Wednesday, September 29, 2010

My day as a passenger on the Quoddy Link

Good afternoon all,

I spent September 27th on the boat, both the AM and PM departures, to spend some more time with whales (YES, I work on a whale watching boat and I go out and watch whales on my day off....I'm sure there are some other naturalists out there like me). I wanted to share some of the photos that I took from that day and I hope you all enjoy.

Finback lunge feeding....have a look and you can see the baleen hanging down and the inside of the mouth...even the ventral pleats from the inside!

HUGELY extended ventral pleats

Finback, look at that lower right jaw!

and from the left side it's all dark brown!

I also wanted to include some scenery pics I took so here is a herring weir, this one is just off Simpsons Island

A passenger having a close look at East Quoddy Head Light

On the way out a brave soul on the upper was very chilly that morning.

Thanks for sharing my day off with me, I hope you enjoyed!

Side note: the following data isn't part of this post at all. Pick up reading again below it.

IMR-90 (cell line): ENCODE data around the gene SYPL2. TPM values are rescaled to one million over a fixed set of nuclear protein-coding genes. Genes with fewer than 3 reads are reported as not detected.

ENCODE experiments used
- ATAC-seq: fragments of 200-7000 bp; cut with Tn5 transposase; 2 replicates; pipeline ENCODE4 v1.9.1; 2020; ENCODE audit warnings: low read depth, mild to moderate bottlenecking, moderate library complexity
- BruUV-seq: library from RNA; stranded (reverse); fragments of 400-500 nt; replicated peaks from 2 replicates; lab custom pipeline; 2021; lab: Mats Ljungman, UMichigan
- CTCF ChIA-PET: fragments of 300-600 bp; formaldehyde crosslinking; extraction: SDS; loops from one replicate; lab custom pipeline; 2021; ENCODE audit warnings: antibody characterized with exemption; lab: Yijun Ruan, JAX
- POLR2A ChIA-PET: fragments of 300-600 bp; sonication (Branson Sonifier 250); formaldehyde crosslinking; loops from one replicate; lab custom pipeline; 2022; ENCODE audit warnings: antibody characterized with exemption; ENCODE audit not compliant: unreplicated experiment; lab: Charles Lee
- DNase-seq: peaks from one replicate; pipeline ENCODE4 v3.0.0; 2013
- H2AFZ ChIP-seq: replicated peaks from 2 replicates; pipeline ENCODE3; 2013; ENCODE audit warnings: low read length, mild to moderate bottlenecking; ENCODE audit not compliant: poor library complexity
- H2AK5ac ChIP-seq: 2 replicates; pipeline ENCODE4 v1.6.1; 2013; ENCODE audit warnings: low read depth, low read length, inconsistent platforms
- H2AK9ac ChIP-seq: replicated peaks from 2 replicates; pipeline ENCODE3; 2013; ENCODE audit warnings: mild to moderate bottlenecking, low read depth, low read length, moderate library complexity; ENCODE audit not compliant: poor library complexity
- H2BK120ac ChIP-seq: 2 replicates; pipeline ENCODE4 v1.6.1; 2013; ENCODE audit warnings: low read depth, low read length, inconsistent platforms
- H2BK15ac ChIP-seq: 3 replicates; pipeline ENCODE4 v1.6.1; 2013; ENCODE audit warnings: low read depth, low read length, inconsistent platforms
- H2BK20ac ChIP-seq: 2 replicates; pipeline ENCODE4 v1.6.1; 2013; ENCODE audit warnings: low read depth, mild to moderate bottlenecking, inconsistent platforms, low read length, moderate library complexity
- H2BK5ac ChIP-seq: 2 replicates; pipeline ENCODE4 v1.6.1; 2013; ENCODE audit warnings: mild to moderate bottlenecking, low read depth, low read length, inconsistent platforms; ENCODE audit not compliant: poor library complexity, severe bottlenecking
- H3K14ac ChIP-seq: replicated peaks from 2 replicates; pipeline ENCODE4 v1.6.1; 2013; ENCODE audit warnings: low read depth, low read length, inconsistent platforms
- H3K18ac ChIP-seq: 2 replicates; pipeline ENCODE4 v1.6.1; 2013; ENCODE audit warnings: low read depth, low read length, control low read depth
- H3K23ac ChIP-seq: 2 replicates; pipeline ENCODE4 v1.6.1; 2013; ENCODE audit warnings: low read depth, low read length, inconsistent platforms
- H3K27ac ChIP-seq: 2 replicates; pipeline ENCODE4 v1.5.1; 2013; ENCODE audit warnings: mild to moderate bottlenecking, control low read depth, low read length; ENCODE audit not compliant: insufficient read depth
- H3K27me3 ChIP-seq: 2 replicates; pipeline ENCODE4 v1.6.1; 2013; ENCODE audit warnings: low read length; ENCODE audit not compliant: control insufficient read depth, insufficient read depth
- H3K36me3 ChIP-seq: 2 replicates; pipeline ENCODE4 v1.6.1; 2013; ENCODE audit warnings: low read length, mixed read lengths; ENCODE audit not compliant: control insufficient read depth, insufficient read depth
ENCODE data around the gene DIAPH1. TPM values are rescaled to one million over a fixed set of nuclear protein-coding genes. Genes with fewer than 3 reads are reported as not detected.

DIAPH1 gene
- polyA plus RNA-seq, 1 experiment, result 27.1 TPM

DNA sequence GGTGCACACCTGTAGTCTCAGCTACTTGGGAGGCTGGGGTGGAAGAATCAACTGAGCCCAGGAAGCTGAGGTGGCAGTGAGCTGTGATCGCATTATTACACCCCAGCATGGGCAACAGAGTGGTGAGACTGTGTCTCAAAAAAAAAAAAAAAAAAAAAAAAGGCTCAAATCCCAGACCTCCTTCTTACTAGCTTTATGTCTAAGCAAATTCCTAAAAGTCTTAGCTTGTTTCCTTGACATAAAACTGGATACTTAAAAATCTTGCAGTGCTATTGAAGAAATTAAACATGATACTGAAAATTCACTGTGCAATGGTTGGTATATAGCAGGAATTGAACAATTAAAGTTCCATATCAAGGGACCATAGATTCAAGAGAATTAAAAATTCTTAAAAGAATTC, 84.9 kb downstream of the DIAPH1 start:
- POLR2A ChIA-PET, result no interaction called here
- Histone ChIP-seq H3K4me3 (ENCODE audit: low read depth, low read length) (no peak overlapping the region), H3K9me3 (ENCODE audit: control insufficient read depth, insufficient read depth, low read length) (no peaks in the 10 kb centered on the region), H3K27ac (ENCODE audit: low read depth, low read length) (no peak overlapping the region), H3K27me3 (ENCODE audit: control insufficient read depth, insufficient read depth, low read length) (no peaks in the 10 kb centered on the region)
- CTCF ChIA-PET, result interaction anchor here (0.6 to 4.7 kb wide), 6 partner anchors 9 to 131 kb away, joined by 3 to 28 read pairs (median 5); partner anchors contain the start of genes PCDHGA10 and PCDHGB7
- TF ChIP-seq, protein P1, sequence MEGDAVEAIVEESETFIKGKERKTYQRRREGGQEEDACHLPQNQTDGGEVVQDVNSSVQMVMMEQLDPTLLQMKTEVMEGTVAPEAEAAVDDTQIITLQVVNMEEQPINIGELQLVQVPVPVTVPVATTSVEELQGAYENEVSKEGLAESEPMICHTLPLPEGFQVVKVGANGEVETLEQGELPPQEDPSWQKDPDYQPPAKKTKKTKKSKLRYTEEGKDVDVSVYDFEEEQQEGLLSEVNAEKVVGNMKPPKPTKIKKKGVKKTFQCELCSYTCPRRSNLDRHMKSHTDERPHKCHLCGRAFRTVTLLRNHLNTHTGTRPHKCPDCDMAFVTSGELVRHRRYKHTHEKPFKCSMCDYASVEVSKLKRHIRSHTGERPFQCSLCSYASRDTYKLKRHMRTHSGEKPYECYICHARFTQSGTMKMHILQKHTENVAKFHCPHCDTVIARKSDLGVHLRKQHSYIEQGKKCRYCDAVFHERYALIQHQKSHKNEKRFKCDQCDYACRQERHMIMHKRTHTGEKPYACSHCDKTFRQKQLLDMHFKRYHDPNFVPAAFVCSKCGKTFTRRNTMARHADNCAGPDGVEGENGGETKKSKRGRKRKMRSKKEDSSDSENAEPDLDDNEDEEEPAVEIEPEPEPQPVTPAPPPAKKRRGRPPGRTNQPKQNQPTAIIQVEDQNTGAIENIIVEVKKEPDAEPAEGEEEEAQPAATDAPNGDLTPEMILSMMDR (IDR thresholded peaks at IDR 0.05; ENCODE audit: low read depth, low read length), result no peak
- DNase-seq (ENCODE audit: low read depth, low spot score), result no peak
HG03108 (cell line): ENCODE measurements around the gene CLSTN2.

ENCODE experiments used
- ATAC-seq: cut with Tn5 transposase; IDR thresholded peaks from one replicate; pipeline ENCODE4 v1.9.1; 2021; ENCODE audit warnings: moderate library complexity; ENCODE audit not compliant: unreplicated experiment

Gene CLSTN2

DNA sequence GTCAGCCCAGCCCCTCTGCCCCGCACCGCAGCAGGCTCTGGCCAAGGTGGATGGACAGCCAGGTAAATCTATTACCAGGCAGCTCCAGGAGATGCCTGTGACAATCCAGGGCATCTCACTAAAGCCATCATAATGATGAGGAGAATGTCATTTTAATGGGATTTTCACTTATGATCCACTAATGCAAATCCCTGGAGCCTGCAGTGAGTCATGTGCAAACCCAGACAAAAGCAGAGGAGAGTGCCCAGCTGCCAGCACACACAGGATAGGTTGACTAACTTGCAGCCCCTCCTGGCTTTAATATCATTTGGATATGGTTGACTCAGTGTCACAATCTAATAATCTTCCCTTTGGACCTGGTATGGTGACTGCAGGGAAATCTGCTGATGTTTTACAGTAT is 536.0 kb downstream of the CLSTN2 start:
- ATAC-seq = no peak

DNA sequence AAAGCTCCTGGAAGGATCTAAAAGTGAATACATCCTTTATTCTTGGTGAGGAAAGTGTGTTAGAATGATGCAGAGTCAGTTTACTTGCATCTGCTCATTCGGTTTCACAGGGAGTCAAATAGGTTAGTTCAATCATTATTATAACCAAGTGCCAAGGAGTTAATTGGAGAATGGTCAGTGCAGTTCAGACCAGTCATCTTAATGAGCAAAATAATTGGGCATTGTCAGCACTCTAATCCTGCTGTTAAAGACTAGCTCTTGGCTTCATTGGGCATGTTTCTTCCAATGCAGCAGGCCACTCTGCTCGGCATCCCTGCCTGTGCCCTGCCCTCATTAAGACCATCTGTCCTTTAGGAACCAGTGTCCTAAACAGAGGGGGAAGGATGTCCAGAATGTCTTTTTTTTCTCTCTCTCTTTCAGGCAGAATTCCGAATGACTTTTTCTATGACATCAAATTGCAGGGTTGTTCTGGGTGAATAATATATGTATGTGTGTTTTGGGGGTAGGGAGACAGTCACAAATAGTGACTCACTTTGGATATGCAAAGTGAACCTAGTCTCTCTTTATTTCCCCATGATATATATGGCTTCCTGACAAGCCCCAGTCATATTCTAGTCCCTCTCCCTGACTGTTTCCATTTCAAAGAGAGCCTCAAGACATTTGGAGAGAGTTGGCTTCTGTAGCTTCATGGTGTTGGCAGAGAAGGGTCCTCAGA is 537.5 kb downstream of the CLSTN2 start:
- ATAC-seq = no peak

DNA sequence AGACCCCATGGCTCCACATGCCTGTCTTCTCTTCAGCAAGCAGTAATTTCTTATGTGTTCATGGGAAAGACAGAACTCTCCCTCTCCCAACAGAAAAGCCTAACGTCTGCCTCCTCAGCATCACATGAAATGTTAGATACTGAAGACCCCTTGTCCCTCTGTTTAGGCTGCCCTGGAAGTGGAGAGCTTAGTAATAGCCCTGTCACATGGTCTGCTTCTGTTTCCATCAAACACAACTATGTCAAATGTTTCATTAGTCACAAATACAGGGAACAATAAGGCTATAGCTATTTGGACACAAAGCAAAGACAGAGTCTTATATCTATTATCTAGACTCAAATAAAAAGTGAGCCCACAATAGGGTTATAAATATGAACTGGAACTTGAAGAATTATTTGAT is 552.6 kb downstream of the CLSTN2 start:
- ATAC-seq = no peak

Fin whales in Head Harbour Passage continue to amaze

Hello everyone, well, it is almost the end of September and the activity in Head Harbour Passage shows so sign of slowing down. We continue to have incredible finback sighting with dramatic surface feeding on almost every single trip.

I have a bunch of photos to share with all of you...the first 2 were taken on September 25th and the rest are from September 28th.

2 fin whales travelling together

A lunge feed with the left hand side of the whale facing towards the boat

Here is a series from a lunge feed, note the asymmetrical colouring of the lower jaw and the ventral pleats. When fins lunge feed on their side they often put their right, so their white side, down and this acts as counter-shading so the prey will not notice them as much.